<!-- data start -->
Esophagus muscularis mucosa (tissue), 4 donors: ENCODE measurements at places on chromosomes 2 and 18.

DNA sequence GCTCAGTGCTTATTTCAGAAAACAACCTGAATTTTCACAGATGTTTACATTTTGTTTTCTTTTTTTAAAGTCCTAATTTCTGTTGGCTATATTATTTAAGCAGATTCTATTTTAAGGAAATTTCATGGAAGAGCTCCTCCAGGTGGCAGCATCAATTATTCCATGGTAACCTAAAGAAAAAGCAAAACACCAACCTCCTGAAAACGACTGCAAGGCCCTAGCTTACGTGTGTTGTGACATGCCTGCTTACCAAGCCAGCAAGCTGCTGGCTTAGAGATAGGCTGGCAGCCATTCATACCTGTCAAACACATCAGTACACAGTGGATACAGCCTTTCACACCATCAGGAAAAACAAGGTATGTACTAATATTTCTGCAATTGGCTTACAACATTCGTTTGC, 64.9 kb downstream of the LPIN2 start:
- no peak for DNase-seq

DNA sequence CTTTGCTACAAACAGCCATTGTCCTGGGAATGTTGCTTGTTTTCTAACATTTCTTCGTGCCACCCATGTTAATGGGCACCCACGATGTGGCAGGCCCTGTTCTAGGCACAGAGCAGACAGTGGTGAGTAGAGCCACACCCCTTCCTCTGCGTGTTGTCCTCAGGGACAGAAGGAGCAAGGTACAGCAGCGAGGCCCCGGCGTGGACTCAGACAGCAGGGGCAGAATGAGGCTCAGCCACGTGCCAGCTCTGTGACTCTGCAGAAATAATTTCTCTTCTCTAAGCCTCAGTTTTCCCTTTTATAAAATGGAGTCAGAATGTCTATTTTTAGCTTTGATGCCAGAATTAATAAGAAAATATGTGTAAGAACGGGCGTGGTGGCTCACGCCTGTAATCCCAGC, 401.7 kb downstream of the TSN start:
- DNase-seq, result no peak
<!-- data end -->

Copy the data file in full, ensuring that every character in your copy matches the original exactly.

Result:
Esophagus muscularis mucosa (tissue), 4 donors: ENCODE measurements at places on chromosomes 2 and 18.

DNA sequence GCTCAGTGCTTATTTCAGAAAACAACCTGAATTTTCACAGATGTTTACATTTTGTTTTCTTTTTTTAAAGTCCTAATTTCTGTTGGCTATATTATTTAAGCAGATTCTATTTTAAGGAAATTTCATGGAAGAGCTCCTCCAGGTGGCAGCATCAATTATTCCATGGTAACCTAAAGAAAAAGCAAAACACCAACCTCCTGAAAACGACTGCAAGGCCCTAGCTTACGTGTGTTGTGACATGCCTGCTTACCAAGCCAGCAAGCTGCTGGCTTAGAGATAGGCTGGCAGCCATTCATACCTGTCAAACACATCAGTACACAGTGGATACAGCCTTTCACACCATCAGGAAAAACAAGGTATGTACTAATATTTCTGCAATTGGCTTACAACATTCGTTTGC, 64.9 kb downstream of the LPIN2 start:
- no peak for DNase-seq

DNA sequence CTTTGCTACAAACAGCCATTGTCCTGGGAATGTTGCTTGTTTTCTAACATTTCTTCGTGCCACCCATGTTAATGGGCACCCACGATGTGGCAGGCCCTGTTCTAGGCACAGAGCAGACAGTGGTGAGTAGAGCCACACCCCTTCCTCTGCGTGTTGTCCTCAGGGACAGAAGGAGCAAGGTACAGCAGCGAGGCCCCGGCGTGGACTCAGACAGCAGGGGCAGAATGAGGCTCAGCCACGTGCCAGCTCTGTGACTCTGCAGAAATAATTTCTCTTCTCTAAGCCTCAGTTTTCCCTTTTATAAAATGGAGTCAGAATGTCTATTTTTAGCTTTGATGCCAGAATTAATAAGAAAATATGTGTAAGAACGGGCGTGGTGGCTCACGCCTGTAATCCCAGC, 401.7 kb downstream of the TSN start:
- DNase-seq, result no peak